Expected Reforms: 1) Creation of Indian Medical Service for Doctors 2) All India Judicial Service - to attract the best legal talent to the higher judiciary 3) Indian Education Service - to improve the quality of central policy making
See also 
- ^ abc“All India Services”. Do you know India Government Official Website.
- ^“AlS rules”. Archived from the original on December 13, 2014. Retrieved December 13, 2014.
- ^Laxmikanth, M., Indian politics, McGraw-Hill Education, ISBN
- ^"The All India Service (Conduct) Rules, 1968" (PDF). Archived from the original (PDF) on November 19, 2016.
- ^"Revised All India Services Rules (Vol.-I)". Archived from the original on December 13, 2014.
- ^“The Gazette of India” (PDF). April 10, 2015. Retrieved January 18, 2018.
- ^ ab“All India Services Management Allocation Policy-IAS / IPS / IFoS - Reg” (PDF). Ministry of Personnel and Training, Government of India. September 5, 2017. Archived (PDF) from the original on September 10, 2017. Retrieved September 10, 2017.
- ^ ab“IAS, IPS allocation policy for‘ national integration of bureaucracy realigned ‘“ ”. Hindustan Times. August 23, 2017. OCLC 231696742. Archived from the original on September 10, 2017. Retrieved September 10, 2017.
- ^ abDutta, Amrita Nayak (August 21, 2017). “New Cadre Policy Focusing on National Integration of All Indian Services”. Daily news and analysis. OCLC 801791672. Archived from the original on August 24, 2017. Retrieved August 21, 2017.
- ^“New management guidelines for IAS, IPS”. The Indian Express. New Delhi. August 24, 2017. OCLC 70274541. Archived from the original on September 10, 2017. Retrieved January 20, 2018.
- ^Bhaskar, Utpal (August 24, 2017). “The government's proposed cadre policy for IAS, IPS officials is causing trouble”. Live Mint. New Delhi: HT Media Ltd. Archived from the original on September 19, 2017. Retrieved January 20, 2018.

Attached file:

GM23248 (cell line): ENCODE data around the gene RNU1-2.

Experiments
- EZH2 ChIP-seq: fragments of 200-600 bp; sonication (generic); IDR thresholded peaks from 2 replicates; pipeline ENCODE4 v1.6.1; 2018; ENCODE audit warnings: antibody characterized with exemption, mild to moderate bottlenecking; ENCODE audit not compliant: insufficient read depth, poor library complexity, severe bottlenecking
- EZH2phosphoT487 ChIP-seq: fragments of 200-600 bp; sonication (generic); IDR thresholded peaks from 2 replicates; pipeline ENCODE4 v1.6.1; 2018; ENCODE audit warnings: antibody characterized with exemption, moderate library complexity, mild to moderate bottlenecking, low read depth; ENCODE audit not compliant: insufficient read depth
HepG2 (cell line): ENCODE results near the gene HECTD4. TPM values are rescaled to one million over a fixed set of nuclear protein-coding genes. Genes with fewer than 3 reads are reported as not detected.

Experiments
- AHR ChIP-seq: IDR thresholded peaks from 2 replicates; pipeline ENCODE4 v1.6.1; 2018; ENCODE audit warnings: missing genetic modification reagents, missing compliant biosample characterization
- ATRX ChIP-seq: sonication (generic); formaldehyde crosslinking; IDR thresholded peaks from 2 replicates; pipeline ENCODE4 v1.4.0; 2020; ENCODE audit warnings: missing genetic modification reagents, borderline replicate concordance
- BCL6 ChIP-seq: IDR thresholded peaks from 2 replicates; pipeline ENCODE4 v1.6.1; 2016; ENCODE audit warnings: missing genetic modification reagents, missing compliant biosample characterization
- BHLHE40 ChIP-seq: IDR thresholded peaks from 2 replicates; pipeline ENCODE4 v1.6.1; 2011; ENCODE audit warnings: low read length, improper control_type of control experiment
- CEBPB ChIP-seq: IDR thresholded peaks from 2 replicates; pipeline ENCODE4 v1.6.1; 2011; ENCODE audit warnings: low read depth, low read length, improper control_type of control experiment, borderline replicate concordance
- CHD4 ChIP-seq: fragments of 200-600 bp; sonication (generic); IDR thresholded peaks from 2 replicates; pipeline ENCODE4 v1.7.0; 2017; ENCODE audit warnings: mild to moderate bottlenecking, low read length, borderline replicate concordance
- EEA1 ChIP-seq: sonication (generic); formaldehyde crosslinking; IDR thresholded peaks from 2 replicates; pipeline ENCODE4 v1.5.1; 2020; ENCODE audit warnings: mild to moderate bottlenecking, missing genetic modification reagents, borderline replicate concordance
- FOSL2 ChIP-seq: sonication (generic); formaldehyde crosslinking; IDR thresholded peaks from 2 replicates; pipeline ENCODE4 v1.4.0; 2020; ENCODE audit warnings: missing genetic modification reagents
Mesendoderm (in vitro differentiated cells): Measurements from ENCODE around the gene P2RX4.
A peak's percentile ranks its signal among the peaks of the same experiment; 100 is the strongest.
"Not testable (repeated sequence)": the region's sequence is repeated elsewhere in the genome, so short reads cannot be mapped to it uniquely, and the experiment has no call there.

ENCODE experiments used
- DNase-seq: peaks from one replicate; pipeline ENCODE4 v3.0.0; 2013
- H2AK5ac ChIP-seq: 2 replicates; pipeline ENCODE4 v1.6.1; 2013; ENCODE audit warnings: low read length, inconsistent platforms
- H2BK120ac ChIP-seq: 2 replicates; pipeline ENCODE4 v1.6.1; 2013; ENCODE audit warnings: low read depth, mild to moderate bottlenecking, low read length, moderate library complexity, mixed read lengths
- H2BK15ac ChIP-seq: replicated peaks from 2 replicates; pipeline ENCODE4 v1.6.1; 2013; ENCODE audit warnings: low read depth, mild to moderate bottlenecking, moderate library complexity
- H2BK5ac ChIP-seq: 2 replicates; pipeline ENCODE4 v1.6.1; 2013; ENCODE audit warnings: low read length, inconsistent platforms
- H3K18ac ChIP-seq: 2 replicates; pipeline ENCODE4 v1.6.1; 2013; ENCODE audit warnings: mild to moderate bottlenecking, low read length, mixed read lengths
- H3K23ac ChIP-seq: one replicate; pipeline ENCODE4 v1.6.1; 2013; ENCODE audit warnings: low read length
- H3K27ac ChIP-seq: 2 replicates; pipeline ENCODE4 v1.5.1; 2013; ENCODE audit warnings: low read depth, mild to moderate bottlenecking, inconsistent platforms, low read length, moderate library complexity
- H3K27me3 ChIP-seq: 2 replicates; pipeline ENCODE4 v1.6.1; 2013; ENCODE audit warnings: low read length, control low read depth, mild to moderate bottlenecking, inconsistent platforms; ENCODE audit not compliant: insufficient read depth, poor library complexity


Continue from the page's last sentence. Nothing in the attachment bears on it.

- ^Shrivastava, Ashwini, ed. (23 August 2017). “Government finalizes new management policy for IAS, IPS officers”. India today. New Delhi. ISSN 0254-8399. Archived from the original on August 28, 2017. Retrieved September 10, 2017.
- ^"The central government concludes new management policy for IAS and IPS officers." Deccan Chronicle. New Delhi. August 24, 2017. Archived from the original on September 10, 2017. Retrieved January 20, 2018.
- ^“Consolidated Deputation Guidelines for All Indian Services” (PDF). Ministry of Personnel and Training, Government of India. November 28, 2007. Archived (PDF) from the original on September 18, 2017. Retrieved August 13, 2017.
- ^“Retired Distressed Bureaucrats: Center for States”. July 1, 2012. Archived from the original on July 1, 2012.
- ^“Lazy and incompetent babus to retire early”. New Delhi: India Today. November 30, 2011. Retrieved March 8, 2012.
- ^“Corruption problems can result in Babus having to retire”. New Delhi: India Today. April 21, 2012. Retrieved April 21, 2012.
- ^“Proposal to retire incompetent civil servants after 15 years of service”. New Delhi: Rediff News. November 30, 2011. Retrieved February 3, 2012.
- ^“Exams for Public Service Officials for Promotion to IAS”. April 4, 2014.
- ^"Government Officials for Promotion to IAS". April 4, 2014.